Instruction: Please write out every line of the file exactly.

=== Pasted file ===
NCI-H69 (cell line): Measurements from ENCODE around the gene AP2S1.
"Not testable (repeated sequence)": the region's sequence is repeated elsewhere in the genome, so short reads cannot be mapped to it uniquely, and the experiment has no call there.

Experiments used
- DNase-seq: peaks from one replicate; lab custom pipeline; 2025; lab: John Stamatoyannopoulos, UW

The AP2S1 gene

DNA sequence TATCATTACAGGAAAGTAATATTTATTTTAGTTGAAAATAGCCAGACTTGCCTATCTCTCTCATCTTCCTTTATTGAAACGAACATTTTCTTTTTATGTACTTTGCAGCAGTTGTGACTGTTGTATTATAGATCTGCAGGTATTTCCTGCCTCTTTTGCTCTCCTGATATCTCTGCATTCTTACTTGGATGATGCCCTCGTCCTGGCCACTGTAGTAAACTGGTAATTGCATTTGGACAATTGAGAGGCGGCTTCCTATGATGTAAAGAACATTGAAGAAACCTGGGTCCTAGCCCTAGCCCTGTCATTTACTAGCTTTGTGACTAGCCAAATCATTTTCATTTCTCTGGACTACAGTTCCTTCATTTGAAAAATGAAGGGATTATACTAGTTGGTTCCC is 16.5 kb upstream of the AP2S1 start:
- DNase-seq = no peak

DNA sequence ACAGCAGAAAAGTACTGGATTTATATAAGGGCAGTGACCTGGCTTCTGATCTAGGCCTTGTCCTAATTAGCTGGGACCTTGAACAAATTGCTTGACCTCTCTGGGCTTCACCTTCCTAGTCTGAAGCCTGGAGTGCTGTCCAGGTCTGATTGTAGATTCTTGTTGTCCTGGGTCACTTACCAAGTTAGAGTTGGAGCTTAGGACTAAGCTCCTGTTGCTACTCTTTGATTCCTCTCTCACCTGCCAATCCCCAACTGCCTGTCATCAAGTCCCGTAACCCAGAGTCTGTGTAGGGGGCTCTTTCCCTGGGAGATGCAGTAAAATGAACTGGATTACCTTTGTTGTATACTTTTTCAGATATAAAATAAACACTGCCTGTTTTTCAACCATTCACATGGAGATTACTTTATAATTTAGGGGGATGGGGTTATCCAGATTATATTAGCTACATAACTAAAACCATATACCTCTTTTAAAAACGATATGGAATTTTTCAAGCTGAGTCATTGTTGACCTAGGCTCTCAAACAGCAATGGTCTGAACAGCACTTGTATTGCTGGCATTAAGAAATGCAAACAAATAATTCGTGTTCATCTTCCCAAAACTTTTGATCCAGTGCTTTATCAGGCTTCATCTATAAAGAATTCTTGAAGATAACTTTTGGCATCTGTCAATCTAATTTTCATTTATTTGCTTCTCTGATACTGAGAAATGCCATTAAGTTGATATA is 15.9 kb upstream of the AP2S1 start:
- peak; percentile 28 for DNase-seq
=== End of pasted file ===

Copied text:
NCI-H69 (cell line): Measurements from ENCODE around the gene AP2S1.
"Not testable (repeated sequence)": the region's sequence is repeated elsewhere in the genome, so short reads cannot be mapped to it uniquely, and the experiment has no call there.

Experiments used
- DNase-seq: peaks from one replicate; lab custom pipeline; 2025; lab: John Stamatoyannopoulos, UW

The AP2S1 gene

DNA sequence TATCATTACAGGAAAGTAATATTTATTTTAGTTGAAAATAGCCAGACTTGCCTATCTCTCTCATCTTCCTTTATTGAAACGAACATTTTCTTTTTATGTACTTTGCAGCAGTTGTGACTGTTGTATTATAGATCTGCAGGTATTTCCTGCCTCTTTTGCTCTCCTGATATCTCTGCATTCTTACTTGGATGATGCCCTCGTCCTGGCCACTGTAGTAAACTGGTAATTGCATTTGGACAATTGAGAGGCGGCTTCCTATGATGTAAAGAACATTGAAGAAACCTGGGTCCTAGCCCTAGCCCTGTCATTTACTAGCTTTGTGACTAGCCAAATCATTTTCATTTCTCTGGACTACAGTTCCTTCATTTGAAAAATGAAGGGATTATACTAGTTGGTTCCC is 16.5 kb upstream of the AP2S1 start:
- DNase-seq = no peak

DNA sequence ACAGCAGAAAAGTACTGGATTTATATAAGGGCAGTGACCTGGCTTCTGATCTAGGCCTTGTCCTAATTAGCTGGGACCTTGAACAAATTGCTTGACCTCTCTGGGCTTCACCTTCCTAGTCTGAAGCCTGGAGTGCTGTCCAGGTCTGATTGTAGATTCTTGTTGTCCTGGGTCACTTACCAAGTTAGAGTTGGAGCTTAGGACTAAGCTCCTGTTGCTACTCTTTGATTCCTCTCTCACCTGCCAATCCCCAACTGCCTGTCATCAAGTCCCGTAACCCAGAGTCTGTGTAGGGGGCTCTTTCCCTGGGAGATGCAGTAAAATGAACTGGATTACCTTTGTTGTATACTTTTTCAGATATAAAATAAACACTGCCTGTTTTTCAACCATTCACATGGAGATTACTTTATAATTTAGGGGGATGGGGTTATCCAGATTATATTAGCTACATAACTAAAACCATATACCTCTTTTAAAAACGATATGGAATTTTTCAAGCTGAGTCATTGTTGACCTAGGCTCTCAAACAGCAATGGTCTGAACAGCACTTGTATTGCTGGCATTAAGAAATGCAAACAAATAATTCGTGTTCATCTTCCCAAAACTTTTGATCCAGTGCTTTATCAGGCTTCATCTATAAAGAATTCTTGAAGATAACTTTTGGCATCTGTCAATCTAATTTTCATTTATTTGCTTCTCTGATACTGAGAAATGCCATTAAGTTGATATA is 15.9 kb upstream of the AP2S1 start:
- peak; percentile 28 for DNase-seq